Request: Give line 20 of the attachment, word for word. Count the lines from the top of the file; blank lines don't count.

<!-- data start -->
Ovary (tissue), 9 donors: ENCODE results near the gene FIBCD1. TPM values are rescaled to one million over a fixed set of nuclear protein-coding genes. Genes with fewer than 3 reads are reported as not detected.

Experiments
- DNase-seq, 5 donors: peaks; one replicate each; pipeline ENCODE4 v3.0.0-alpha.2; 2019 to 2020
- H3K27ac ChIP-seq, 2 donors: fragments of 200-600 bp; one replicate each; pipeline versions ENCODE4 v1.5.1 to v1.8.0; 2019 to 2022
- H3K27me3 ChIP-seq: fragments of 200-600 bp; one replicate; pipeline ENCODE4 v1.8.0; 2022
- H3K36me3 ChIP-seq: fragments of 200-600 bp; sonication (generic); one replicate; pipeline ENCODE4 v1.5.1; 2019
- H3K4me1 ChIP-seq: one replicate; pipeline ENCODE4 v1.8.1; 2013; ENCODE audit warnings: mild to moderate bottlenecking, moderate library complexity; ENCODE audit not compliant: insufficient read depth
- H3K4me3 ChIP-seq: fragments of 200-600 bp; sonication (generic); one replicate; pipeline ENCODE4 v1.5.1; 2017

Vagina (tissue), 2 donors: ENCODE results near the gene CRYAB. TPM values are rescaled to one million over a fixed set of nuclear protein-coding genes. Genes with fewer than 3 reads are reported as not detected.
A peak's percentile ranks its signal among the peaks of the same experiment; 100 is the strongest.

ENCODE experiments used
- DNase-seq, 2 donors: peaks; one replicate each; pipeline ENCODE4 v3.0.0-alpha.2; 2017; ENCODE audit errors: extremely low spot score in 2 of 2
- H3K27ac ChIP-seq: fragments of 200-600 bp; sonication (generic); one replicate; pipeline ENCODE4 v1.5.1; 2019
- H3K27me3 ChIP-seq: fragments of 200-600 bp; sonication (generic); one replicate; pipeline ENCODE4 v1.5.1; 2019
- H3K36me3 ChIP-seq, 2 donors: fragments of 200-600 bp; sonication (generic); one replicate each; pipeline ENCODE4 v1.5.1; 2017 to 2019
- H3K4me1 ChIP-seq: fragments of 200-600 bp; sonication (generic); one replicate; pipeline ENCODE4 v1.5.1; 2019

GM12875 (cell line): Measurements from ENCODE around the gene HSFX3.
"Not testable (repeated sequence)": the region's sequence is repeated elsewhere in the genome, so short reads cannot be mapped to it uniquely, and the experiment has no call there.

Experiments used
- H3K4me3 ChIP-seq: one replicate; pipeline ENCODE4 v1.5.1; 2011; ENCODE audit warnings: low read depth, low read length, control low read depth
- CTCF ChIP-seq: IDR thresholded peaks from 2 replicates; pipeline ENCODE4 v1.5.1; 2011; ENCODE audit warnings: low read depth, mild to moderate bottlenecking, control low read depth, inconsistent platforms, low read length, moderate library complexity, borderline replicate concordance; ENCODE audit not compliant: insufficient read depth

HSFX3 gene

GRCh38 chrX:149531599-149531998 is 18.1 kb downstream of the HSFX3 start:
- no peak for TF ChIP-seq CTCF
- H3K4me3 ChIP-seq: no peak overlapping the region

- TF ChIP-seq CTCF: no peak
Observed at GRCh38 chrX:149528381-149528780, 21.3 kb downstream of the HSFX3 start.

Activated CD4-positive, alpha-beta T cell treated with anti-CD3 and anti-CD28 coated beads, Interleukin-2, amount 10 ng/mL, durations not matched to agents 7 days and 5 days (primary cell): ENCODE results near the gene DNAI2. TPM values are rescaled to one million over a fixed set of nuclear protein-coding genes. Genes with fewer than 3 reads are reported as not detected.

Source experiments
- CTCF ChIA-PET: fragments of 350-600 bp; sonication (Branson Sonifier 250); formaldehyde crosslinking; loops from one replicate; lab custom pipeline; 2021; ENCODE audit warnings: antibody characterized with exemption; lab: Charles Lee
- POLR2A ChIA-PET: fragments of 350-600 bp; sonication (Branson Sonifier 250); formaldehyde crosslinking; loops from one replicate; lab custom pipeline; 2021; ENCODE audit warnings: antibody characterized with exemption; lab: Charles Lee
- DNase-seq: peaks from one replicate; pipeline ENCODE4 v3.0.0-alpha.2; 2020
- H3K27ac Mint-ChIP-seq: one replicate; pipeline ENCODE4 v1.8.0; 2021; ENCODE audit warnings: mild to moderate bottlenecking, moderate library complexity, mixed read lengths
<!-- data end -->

- H3K4me3 ChIP-seq: one replicate; pipeline ENCODE4 v1.5.1; 2011; ENCODE audit warnings: low read depth, low read length, control low read depth